Barwis said Bristol Hospital will continue to operate as Bristol Hospital. If it becomes a for-profit hospital, Bristol Hospital will keep its name and image as a local business.
“I think the public will realize the investments that are being made,” said Barwis, adding that the only major change the community will see is Bristol becoming a taxpayer.
O’Brien said that although Tenet’s corporate headquarters is located in Texas, Bristol Hospital will not acquire a “large corporate structure in Connecticut, so resources will “continue to focus on the patient.”
“They will not see the Bristol Hospital name change, they will not see any change in the quality of care, they will not see changes in our facilities,” said O’Brien. “Bristol Hospital will remain Bristol Hospital. They will see the same kind of caring that the community and the hospital have developed over the years…which includes the kinds of donations we received from individuals and from organizations to develop some of the programs we have.” “They’re still going to get great care and it’s going to come down to that one-to-one attention, that human touch.”
“People are really starting to realize that they are fortunate enough to have a hospital in their community,” added Eva Wickwire, assistant vice president and chief development officer of Bristol Hospital. “Not every town in this state has its own hospital.”
Trip Pilgrim, senior vice president and chief development officer of Tenet, said Tenet operates its hospitals as community assets, and doe not run them from Dallas. Known as one of the leading healthcare systems, Tenet owns more than 70 hospitals nationwide, including nearby states, such as New York and Massachusetts.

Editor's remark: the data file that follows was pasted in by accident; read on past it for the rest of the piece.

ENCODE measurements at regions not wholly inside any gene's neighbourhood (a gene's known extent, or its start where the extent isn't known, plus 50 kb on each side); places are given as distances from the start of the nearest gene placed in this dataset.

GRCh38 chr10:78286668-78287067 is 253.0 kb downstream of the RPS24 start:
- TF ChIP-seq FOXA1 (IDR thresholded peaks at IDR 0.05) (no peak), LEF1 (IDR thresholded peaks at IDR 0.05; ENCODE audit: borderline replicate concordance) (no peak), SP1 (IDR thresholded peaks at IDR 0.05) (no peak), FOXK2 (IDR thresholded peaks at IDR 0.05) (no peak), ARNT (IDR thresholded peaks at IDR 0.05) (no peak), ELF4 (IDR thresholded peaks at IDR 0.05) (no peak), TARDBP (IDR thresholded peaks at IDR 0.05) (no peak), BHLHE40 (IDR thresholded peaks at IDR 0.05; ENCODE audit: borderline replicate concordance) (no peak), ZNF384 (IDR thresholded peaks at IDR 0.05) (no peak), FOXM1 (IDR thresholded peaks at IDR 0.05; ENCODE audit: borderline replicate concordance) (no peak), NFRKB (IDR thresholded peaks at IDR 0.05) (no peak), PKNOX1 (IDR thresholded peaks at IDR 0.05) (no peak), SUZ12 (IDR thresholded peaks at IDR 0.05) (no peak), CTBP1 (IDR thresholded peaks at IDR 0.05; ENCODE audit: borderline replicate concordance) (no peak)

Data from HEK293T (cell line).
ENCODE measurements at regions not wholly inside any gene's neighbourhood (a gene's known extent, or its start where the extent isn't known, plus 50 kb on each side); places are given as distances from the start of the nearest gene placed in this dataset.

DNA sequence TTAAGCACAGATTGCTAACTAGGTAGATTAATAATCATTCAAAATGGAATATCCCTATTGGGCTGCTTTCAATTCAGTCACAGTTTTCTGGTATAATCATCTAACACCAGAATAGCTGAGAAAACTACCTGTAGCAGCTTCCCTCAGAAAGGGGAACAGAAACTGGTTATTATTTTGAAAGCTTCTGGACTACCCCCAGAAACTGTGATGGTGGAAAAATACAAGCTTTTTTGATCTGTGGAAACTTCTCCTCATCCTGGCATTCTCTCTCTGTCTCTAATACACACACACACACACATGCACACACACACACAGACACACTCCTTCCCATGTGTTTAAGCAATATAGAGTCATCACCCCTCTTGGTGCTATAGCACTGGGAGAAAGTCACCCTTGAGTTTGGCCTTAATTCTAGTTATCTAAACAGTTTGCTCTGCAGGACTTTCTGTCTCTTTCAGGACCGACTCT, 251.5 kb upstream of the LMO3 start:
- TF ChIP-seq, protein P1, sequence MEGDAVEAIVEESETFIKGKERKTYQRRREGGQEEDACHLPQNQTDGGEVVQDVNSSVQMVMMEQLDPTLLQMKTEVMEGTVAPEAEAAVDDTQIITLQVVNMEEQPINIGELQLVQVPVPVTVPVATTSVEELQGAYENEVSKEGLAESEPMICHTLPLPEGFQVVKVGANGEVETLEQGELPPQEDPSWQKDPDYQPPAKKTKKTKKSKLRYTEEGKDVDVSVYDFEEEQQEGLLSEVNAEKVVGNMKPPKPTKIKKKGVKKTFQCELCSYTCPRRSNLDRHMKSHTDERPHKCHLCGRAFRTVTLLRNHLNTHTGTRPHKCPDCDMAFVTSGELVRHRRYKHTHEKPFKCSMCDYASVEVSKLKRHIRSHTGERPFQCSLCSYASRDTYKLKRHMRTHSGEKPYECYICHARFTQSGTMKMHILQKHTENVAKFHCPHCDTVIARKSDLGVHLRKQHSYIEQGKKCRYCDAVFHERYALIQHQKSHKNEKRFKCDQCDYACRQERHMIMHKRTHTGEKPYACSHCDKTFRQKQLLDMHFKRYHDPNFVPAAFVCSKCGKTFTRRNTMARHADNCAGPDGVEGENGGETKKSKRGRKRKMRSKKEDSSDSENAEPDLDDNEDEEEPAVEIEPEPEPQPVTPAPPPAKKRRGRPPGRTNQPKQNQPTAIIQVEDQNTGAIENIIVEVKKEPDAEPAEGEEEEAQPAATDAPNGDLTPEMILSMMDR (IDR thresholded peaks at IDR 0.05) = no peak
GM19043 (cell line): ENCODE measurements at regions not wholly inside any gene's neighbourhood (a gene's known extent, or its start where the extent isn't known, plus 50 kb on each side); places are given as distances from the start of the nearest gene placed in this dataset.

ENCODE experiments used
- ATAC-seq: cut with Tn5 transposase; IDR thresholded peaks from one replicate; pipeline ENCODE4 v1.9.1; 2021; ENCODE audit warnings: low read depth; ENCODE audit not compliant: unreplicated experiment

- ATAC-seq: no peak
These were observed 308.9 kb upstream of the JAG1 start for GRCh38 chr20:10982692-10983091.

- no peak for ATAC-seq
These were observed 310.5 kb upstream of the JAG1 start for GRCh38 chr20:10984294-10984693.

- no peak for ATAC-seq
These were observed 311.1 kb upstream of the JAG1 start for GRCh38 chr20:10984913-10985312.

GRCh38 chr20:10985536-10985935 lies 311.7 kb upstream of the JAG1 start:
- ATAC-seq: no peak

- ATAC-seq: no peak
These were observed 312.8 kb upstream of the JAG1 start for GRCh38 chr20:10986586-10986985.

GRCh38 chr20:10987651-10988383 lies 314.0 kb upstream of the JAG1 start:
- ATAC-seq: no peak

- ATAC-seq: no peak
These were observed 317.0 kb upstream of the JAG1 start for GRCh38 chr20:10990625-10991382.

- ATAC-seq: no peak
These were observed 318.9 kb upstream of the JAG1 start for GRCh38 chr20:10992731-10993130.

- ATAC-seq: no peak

“Healthcare is a local business. [Hospitals] have a heritage, a legacy,” said Pilgrim, adding Connecticut has offered a great opportunity for investment due to its geographical proximity of its hospitals. “You don’t want to negate that role. To us, Bristol Hospital will always be Bristol Hospital.”
Pilgrim further noted a recent study published in the Journal of the American Medical Association, which concluded that non-profit hospitals nationwide that became for-profit institutions in the 2000s were associated with financial improvements, but not associated with differences in the measured quality of care, overall mortality rates, or the proportion of poor or minority patients receiving care.
“[The study proves that] tax status is not a sub-predictor of the quality [of care],” said Pilgrim.
O’Brien said the Tenet-Yale partnership served as an obvious fit for Bristol Hospital, as Tenet has held the view that “all health care is local.”
“We’re teaming up with a partner who shares the same culture of quality care for patients,” said O’Brien, adding that the Tenet philosophy includes a strong community Board of Trustees.
“Their hospitals have local executive teams,” added Barwis. “There’s a very good alignment, we believe with the Tenet approach to local management of facilities. I don’t think my team is going to lose the ability to connect with the community, connect with the providers and organize the services in the way we’ve done it in the past.”
By LISA CAPOBIANCO